CityLIFTSM is the result of a $175 million fair lending settlement between the DOJ, Attorney General Madigan’s office and Wells Fargo that included $50 million earmarked for community improvement programs that, in part, help consumers buy homes in housing markets hit hard by the nation’s foreclosure crisis.  The Chicago program’s $8.2 million in down payment assistance grants is being offered to prospective homebuyers in Chicago and 30 suburbs in Cook County.  Prospective homebuyers must first pre-qualify for mortgage financing to apply for grants of $15,000 that can go toward the down payment on the purchase of a Chicago-area home.

Added Attorney General Lisa Madigan, “No single program can reverse the effects of the worst housing downturn in our lifetime, but through this settlement, families in our hardest hit communities will gain a new-found opportunity to realize the dream of owning their own home.”

The DOJ, Chicago Mayor Rahm Emanuel, and Wells Fargo each pointed to the opportunities the recent settlement agreement offered homebuyers in Chicago and in other markets hit hard by the nation’s foreclosure crisis.

“Under the settlement reached with the Justice Department in July, Wells Fargo is required to develop CityLIFTSM to provide assistance to homebuyers in metropolitan areas around the country, including in Chicago,” said Thomas E. Perez, Assistant Attorney General for the Civil Rights Division at the U.S. Department of Justice. “I applaud Wells Fargo for taking the necessary steps to create CityLIFTSM. Partnerships like this one are fundamental to ensuring equal opportunity for all.”

“This program offers an opportunity for down payment-challenged homebuyers to benefit from the low interest rates and affordable home values that are helping to set the stage for a recovery in Chicago’s housing markets,” said Chicago Mayor Rahm Emanuel. “This type of assistance will help new homebuyers afford homes in neighborhoods recovering from the foreclosure crisis.”

Jon Campbell, Wells Fargo’s executive vice president and head of Community and Government Relations, said, “As America’s largest home lender, Wells Fargo is committed to using programs, such as CityLIFTSM, to work constructively with local, state and federal partners as we help communities overcome the effects of the worst housing downturn in a generation and turn vacant houses into homes again.”

The CityLIFTSM program is modeled after Wells Fargo’s NeighborhoodLIFTTM program, which to date has made $88 million in down payment assistance grants and homebuyer support programs available to prospective homebuyers in 10 markets and has made free homebuyer education resources accessible to 8,520 consumers.  Under the terms of the settlement, Wells Fargo plans to offer CityLIFTSM events in eight markets over the next 24 months, partnering with NeighborWorks America as it makes the dream of homeownership more accessible to homebuyers facing down payment challenges.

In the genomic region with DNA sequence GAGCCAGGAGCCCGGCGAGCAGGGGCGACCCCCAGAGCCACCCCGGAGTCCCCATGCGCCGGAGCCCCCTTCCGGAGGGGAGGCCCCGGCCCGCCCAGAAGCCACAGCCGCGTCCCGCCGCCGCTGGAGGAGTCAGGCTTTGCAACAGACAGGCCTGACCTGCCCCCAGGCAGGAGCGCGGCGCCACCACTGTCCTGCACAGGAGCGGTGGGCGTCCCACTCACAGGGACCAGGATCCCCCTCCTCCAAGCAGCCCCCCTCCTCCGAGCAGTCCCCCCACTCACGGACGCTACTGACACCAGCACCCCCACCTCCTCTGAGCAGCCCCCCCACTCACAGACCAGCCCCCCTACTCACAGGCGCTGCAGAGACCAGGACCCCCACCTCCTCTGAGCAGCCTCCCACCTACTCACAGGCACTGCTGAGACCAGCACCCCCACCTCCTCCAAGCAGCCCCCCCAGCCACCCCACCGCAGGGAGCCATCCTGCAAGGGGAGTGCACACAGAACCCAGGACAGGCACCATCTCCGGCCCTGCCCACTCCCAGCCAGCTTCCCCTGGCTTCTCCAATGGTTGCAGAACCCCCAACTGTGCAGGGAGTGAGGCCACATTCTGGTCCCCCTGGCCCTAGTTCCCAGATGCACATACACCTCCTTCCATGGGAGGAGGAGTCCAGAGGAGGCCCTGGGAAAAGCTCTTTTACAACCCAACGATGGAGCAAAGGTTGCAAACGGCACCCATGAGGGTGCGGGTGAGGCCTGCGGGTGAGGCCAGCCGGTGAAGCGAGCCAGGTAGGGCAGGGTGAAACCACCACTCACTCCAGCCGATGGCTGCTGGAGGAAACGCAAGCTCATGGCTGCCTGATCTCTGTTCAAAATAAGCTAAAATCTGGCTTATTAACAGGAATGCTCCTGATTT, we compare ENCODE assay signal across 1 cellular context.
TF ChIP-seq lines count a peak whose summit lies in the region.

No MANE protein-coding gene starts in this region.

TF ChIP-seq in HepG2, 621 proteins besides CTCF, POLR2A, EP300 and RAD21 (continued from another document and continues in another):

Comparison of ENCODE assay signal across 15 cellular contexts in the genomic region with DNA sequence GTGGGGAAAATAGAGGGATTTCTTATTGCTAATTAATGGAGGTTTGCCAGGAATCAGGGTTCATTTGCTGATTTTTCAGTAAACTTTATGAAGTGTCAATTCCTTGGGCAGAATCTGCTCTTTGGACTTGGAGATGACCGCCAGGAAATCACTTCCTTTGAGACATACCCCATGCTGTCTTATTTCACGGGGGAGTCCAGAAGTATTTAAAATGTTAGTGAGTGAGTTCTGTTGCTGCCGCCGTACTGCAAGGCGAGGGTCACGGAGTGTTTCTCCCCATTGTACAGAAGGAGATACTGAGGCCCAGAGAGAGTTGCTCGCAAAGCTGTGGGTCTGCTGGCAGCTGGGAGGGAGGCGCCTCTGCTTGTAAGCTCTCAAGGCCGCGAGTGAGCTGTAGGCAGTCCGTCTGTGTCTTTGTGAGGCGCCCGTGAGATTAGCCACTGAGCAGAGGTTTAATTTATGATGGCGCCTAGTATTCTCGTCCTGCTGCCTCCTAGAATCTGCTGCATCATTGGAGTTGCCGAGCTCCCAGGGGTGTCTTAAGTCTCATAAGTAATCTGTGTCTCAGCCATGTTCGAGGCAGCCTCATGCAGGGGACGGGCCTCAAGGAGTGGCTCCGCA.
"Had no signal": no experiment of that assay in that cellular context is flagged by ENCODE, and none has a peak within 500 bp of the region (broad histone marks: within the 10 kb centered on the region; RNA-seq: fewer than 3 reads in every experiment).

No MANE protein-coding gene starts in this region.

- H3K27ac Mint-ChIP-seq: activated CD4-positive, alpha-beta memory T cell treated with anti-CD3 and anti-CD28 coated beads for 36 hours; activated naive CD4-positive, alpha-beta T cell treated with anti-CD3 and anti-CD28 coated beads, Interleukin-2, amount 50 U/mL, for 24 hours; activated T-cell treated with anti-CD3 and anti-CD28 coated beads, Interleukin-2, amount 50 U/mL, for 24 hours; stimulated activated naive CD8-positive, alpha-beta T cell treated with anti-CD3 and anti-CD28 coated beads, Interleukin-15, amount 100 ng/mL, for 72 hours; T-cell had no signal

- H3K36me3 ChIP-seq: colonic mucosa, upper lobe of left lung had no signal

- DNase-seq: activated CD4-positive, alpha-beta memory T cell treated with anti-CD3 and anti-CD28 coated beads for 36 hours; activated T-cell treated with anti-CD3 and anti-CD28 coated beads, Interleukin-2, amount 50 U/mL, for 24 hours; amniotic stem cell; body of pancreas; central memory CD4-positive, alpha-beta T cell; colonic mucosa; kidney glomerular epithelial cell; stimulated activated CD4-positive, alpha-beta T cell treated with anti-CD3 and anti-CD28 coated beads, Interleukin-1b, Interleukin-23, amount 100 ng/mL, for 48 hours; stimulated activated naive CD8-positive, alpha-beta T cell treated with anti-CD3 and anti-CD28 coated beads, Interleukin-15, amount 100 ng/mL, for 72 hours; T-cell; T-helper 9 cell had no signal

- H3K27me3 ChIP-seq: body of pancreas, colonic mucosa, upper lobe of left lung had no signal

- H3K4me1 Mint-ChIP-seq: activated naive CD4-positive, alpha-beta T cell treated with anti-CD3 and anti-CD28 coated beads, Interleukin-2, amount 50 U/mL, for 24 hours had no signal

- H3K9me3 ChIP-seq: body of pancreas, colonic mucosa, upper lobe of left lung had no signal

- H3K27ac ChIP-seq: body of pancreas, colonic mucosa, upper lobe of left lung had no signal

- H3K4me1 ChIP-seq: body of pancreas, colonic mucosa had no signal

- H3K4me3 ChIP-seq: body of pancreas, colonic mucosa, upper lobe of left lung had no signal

Chicago residents will have their first opportunity to apply for CityLIFTSM down payment assistance grants at a free homebuyer workshop on Friday and Saturday, Oct. 26-27, at McCormick Place, from 10 a.m. – 7 p.m.   Prospective homebuyers have until Wednesday, Oct. 24, to register in advance for the event at www.wellsfargo.com/citylift.  (To learn more about the Chicago CityLIFTSM program, consumers should call 1-866-802-0456. Pre-registration is encouraged, although walk-ins are welcome.) 

At the McCormick Place event, potential homebuyers who obtain mortgage financing from any qualified lender will be able to apply to reserve down payment assistance grants of $15,000 that can then be used over the next 60 days toward down payments on home purchases within Chicago and 30 other suburbs in Cook County. 

In addition, prospective homebuyers at McCormick Place will have an opportunity to visit the on-site Wells Fargo Affordable Home TourSM viewing center, where homes available for sale in Chicago neighborhoods can be previewed.  Free bus tours from noon to 5 p.m. each day also will be offered to view homes.  (Self-directed tours are also encouraged.)

The CityLIFTSM  program is available for the following locations: Bedford Park, Bellwood, Berwyn, Blue Island, Calumet City, Chicago, Chicago Heights, Cicero, Country Club Hills, Dolton, Glenwood, Harvey, Hazel Crest, Homewood, Lansing, Markham, Matteson, Maywood, Oak Lawn, Park Forest, Richton Park, Riverdale, South Holland, Clearing, Forest View, Stickney, Ford Heights, Lynwood, South Chicago Heights, and Sauk Village, IL.